Movies of the Year 2016
The cop working his last case before retirement, the white colonist making arrogant demands of natives, the recently divorced private investigator caught in a tangled web, the superhero fighting the big bad guy and saving his girl.
2016 cinema certainly trod familiar paths but it was also something of a war against cliche. There was depth and intelligence in all of the films on the list, and tired tropes were for the most part avoided.
An enjoyable year at the movies.
Everybody Wants Some!!
Like many millions of others I have been waiting for a sequel to Dazed and Confused since Wooderson’s Chevy Chevelle went over that hill and the credits started to roll. And while this is not an official continuation it’ll do fine until one comes along.
Taking place in the three days before the start of a new college year this is brimming with the laughs, wry observation and charm that Richard Linklater does so well.
Hunt for the Wilderpeople
Anyone depressed by virtue-signalling care workers or flummoxed by safe spaces and microaggressions will love the social services officer in pursuit of juvenile runaway Ricky in Hunt for the Wilderpeople. Sure, she wants to ‘leave no child behind’ but she also wants to kick his ass when she does get her hands on him.
How does a city kid weaned on nothing more than the wise words of Tupac Shakur survive in the jungle with the entire New Zealand army on his tail? Well, he does have Sam Neil and his pitbull to hand but still, it ain’t easy.
This was definitely the wackiest universe dreamt up in film this year (yes, even more bizarre than Doctor Strange). In a future dystopia singletons are sent to hotels so they may pair up with kindred spirits and live a happy life together. Failure to find a mate after 45 days will see them turned into animals and released into the wild.
Played totally straight by both cast and crew, this was both odd and fascinating.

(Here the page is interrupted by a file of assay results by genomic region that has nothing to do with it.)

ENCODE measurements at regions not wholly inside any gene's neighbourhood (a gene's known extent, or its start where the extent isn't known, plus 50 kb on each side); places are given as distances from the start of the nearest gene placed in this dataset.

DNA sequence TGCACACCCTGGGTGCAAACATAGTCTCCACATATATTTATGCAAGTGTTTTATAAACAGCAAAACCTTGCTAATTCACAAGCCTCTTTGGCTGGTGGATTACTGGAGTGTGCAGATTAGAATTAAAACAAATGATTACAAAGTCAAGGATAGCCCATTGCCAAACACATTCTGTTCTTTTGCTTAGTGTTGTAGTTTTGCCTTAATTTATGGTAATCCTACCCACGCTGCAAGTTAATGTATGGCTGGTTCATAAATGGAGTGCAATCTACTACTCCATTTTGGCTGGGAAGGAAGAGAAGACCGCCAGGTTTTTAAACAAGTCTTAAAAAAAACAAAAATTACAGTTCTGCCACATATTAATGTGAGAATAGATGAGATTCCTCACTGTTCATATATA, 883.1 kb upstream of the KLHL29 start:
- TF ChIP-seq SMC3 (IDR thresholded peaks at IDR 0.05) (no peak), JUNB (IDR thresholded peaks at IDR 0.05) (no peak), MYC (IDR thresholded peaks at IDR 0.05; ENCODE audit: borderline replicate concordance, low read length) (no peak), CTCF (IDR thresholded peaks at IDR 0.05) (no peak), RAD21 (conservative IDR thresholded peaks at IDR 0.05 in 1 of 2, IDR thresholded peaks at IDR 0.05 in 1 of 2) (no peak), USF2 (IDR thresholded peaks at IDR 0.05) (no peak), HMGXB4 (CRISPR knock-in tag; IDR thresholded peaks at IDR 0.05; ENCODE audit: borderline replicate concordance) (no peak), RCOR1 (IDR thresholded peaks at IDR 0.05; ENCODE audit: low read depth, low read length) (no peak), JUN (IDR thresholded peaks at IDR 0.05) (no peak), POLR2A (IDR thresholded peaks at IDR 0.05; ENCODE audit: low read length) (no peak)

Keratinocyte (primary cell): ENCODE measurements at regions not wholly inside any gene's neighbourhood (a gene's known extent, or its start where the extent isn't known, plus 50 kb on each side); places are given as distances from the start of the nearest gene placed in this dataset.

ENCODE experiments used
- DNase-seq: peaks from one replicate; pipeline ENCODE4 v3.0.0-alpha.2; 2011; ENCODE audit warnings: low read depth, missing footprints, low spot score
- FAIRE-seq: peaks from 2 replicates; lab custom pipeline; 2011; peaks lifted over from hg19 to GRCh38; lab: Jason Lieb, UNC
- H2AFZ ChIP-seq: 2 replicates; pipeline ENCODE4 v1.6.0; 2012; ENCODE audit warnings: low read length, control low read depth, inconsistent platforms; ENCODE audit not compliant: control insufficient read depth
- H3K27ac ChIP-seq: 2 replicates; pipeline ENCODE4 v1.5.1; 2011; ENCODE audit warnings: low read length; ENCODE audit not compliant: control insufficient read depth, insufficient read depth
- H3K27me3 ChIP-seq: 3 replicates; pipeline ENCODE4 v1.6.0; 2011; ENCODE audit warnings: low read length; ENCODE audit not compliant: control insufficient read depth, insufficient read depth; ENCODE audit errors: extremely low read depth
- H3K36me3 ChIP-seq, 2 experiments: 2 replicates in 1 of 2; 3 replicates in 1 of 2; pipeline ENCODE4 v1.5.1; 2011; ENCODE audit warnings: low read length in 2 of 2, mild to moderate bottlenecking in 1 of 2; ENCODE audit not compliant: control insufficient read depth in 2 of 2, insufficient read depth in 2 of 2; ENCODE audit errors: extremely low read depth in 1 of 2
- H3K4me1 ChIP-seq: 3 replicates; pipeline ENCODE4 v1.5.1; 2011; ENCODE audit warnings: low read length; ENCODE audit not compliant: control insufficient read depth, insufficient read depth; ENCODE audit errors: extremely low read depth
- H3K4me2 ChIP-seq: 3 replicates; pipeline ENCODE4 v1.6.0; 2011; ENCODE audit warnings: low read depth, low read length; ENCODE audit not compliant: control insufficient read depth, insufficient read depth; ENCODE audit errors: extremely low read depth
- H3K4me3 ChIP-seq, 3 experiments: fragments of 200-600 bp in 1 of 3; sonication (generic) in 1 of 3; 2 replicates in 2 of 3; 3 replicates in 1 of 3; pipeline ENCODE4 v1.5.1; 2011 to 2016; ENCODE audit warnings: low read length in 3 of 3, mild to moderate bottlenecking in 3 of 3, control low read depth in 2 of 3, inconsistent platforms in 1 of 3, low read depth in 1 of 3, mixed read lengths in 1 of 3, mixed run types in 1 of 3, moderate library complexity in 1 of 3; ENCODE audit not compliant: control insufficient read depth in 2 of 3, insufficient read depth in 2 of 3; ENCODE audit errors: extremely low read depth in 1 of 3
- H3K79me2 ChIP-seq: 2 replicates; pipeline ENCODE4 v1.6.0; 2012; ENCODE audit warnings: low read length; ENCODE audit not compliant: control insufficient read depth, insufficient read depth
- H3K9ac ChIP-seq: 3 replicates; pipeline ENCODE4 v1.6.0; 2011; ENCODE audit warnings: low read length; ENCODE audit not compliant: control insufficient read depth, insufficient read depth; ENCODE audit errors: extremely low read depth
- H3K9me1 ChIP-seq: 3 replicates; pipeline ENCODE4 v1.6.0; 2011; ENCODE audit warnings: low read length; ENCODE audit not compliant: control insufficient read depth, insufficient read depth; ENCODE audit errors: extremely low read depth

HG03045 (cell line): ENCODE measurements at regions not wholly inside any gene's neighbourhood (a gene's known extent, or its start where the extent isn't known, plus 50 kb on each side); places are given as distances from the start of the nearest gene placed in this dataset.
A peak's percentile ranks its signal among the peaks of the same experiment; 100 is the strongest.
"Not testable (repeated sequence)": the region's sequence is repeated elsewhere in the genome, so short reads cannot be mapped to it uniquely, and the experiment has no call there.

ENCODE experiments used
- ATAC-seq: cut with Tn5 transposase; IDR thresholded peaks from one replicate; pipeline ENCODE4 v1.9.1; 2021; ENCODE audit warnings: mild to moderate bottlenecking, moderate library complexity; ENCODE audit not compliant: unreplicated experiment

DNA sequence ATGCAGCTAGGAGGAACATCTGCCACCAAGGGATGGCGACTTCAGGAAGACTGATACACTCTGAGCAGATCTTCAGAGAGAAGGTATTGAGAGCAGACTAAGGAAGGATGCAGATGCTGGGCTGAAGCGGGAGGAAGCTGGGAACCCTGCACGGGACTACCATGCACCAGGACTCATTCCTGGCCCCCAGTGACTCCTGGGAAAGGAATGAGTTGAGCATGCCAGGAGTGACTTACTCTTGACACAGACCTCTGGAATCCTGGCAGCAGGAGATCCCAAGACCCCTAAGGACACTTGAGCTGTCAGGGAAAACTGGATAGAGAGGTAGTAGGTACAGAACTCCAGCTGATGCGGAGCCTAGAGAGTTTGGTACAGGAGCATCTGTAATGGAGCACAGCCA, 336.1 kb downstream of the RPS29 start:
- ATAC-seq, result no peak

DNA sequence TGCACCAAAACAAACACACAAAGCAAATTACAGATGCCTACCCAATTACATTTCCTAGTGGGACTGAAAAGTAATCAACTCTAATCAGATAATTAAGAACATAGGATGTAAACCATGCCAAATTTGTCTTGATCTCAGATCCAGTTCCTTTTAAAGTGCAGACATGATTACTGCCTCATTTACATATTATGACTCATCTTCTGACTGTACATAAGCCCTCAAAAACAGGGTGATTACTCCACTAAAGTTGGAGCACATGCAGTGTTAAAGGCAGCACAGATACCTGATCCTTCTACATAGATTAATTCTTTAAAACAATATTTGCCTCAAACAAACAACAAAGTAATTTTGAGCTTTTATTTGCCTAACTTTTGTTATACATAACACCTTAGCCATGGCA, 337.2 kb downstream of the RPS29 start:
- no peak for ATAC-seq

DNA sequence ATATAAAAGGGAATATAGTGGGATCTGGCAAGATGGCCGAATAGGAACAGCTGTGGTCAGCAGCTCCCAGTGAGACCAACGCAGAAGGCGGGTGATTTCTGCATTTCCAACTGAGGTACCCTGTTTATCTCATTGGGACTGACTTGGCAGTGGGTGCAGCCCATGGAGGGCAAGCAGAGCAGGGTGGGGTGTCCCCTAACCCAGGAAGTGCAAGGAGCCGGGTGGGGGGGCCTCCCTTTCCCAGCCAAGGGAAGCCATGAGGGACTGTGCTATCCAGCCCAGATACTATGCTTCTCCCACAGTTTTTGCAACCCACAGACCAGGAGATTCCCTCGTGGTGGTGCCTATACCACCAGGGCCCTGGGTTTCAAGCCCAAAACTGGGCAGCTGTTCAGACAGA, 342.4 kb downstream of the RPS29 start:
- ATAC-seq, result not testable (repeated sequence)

Imagine being a politician trying to recover from the fallout of a sexting scandal who invites a documentary crew to record his comeback campaign for Mayor, only for it to be derailed mid-film by yet more, identical shenanigans.
A weaker man might have topped himself or bailed out of the race but Anthony Weiner is so dogged and so weirdly sincere he soldiers on towards a defeat that gets more humiliating by the hour. A mesmerizing car crash.
The Nice Guys
Ryan Gosling, one of the two PIs working the streets of 1970s Los Angeles in The Nice Guys is so poor at his job his only regular income is looking for missing spouses of senile geriatrics. That his clients have simply forgotten their loved ones are dead is of no consequence, he’ll still take the fee.
When his path crosses that of hard boiled Russell Crowe, and he realises he might, just possibly be able to up his game and crack a proper case.
Embrace of the Serpent
Set in the ‘infinite jungle’ of the Amazon basin, this plays out like a molasses slow Apocalypse Now as two European explorers, separated by decades but united by the same Indian guide, travel upriver to search for a mythical, life-giving plant. Perhaps too many trippy dream sequences on show but, overall a beautiful piece of work.
Hell or High Water
Bank robbers with hearts of gold, being pursued by a sheriff just a few days from retirement? Come on, that cliche has been done to death.
Well sure, but when you see sparse landscapes shot as beautifully as this, characters as attractive as the ones in this the picture and a plot as devoid of holes (ok, perhaps one plot hole) as this one, you realise there is quite a bit more mileage in the genre yet.
Manchester by the Sea
Director Kenneth Lonergan demonstrated he could navigate grief with subtle mastery when he helmed You Can Count on Me 16 years ago. He’s returned to the same territory here, jumping back and forth between the present day malaise of a broken man and the unspeakable events of a half decade ago that caused the wreckage.
Of course you’d expect a film directed by a fashion supremo to look beautiful, more surprising is that Tom Ford can effortlessly construct a film that blends current events, a series of seismic flashbacks whose consequences echo through the present and the chapters of a novel that bridge both eras. Expertly done, in the closing moments the codas of all three stories chime perfectly.
As enjoyable as the recent run (glut?) of superhero movies has been, the products on offer often lack substance and play the safe game of genesis story followed by pitched battle of hero versus comparable villain. Against this Deadpool is a pure delight. Knowing, meta-theatrical, sharply observed and funny as hell this should act as a template for any future spandex clad cinematic outing.
Childhood of a Leader
Could a sweet, intelligent young boy brought up in a nice house by loving parents really transform into a Fascist monster? Set during the negotiations for the Treaty of Versailles, this serves as an allegory of the treatment Germany received immediately after WWI and the slights, humiliations and insults that led to the rise of the Third Reich.
Points for effort
- The Wailing
- Green Room
- La La Land
- High-Rise (a glorious mess that almost worked)
- The Wave
- The Hateful Eight
- Doctor Strange (probably the best CGI I’ve ever seen)